• If the srcset list includes images of varying src options, from small to very large, for various devices, including desktop, tablet, mobile, large monitors and high-resolution laptops;
  • If the sizes attribute is marked up to spec with natural breakpoints.

In these specific conditions, a high-resolution smartphone would download larger image files to address screen resolutions demands. This would negate the original intent of the RICG responsive images, which is lowering bandwidth on mobile devices upon viewing the images.

This could be further complicated by current design trends. As the srcset list attribute must include very large image sources to account for high-resolution screens, small devices with such screens will use the same sources, leading to wasted bandwidth and degraded performance, as explained by web developer Morten Rand-Hendriksen in a GitHub write-up.

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How to Make Images Responsive?

So, how to make an image responsive? What are the options?

Comparison table of the most used approaches for creating responsive images.
There are several solutions to create responsive images. Depending on your technical capabilities, you can choose the most suitable approach for your content management.

Using HTML: Srcset and Srcset + Sizes attributes

How to create the so-called responsive HTML image?

The srcset and sizes attributes on img or source elements enable you to define various image resources. These help a user agent to determine the most appropriate image source to display.

The srcset attribute alone helps to provide images that can be potentially served by the browser. The author should provide a comma-separated list of images, whereas the user agent determines which image to display according to the device’s specifics.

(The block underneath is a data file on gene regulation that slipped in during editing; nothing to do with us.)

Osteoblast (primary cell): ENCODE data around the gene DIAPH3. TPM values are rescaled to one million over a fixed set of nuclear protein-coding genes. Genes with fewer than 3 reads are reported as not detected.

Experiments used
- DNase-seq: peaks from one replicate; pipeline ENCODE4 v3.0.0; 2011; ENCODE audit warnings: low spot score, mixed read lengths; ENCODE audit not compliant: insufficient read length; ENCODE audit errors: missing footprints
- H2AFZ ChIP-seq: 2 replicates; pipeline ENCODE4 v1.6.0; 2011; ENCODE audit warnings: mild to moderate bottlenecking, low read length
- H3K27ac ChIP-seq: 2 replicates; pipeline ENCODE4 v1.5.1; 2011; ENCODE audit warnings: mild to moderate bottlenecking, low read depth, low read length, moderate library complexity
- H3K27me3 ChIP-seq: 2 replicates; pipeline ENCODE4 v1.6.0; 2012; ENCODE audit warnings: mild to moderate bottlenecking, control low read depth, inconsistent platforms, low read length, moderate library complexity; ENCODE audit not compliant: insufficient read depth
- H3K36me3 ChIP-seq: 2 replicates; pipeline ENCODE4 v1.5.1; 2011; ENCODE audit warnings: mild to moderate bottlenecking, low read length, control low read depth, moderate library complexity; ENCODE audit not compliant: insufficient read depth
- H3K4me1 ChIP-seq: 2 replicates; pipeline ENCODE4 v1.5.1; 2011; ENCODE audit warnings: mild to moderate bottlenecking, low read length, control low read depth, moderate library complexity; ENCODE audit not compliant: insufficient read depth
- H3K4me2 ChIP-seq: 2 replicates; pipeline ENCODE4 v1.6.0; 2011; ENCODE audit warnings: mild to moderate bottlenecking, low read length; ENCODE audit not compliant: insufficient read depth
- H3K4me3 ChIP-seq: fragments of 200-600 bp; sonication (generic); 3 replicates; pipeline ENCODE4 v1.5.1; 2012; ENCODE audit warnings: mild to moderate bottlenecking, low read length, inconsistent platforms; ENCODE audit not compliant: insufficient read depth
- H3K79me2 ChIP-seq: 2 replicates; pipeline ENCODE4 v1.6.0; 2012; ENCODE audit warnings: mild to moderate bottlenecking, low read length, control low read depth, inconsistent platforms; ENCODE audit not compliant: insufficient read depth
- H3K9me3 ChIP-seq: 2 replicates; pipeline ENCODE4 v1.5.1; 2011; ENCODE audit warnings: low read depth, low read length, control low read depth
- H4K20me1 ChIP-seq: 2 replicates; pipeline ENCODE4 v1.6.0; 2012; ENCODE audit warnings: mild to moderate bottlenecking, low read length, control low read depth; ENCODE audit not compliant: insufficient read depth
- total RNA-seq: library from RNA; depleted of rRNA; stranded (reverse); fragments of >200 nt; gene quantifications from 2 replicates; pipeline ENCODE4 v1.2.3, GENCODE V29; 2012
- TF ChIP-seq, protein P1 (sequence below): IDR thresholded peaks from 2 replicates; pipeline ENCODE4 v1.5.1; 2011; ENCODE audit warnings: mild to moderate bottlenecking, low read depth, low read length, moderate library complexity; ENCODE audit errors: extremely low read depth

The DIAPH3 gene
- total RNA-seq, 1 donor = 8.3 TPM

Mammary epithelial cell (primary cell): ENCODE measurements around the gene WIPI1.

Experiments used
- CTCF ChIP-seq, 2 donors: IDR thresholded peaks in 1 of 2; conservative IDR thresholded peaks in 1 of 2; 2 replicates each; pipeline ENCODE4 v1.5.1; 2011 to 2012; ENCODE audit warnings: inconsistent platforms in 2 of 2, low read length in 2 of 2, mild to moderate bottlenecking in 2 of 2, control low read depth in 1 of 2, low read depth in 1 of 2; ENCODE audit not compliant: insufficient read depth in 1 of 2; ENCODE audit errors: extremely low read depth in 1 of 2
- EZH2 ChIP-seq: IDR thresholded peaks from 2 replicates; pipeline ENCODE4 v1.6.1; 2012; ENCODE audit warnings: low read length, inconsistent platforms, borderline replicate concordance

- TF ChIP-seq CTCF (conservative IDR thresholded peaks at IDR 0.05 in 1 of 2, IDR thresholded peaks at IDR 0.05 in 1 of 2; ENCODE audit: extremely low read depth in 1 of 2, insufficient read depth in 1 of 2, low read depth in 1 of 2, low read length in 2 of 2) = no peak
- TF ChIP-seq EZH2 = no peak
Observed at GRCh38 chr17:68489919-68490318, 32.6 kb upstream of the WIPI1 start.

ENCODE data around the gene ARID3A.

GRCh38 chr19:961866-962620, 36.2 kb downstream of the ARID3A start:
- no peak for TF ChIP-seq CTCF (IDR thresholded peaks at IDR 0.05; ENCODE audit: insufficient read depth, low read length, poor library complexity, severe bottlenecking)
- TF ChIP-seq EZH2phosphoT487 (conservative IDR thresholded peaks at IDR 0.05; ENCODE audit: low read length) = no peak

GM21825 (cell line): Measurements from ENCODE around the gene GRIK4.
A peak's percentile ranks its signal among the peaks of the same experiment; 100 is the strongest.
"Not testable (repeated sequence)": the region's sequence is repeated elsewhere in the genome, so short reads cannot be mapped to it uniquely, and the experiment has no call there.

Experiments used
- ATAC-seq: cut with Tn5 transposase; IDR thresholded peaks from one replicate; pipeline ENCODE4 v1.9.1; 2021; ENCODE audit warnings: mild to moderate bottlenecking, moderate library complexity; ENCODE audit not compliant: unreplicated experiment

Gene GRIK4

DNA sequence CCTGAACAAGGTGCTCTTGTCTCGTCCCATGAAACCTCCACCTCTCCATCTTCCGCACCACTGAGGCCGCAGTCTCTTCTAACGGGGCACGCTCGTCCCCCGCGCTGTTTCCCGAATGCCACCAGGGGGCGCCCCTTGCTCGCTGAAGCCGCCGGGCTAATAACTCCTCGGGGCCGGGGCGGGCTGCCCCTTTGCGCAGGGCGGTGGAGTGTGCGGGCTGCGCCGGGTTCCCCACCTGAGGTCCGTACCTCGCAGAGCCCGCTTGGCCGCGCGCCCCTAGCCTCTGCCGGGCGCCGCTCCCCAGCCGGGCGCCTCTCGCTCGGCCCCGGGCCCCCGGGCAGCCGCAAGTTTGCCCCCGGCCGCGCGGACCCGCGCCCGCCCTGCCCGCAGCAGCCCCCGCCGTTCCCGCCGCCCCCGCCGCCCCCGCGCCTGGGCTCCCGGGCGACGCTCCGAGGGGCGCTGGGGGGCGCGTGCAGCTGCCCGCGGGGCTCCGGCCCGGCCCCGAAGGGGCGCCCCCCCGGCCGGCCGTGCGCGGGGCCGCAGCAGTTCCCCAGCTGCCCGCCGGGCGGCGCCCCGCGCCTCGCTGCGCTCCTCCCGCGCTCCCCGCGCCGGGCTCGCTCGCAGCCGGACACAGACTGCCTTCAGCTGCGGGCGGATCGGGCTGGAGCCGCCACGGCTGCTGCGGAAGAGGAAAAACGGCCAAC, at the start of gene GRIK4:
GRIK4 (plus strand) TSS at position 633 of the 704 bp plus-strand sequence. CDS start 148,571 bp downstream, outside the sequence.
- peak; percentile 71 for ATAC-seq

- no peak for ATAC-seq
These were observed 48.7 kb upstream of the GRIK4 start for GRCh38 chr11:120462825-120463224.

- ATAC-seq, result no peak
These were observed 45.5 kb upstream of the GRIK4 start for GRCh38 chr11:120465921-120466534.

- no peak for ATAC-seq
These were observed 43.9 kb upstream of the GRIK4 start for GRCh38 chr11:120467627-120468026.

Upon listing the images, we as authors provide two pieces of information about each image:

  • The path to the image file
  • The pixel density or width of the image

Pixel density is defined by adding an x to the image density number:

<img src="example1.png"
     srcset="example2.png 2x, example3.png 3x, example4.png 4x">

Note that the image defined with the src attribute is estimated to be 1x. As for the image width, we should add a w to the pixel width number:

<img src="example1.png"
     srcset="example2.png 100w, example3.png 500w, example4.png 1000w">

Keep in mind that using the sizes attribute is only possible when using the width version of srcset attribute.

Using Picture Element

The picture element helps provide assets, adapted to the medium they are viewed on. Shortly put, this element enables us to define multiple assets to be utilized under various specified conditions. Assets can be defined at different viewport breakpoints or pixel ratios, which means that assets of the correct dimensions are served. This helps save a lot of bandwidth resources.

You can have a look at an example of the markup of the picture element:

  <source srcset="small.jpg, small2x.jpg 2x"
      	media="(max-width: 639px)">
  <source srcset="medium.jpg, medium2x.jpg 2x"
      	media="(min-width: 640px) and (max-width: 1023px)">
  <source srcset="large.jpg, large2x.jpg 2x"
      	media="(min-width: 1024px)">
  <img src="my-image.jpg" alt="My image"
   	srcset="my-image2x.jpg 2x">

CSS and Media Queries

How to create a responsive CSS image?

This part is about using CSS to make images responsive. The images you upload to your site have default width and height properties, but both can be changed with the help of CSS. To make them responsive, just add a new value to the width property, and the height will adjust itself automatically.

Note. Keep in mind that it is recommended to always use relative units for the width property, such as percentage, instead of absolute ones such as pixels. Here’s what we mean: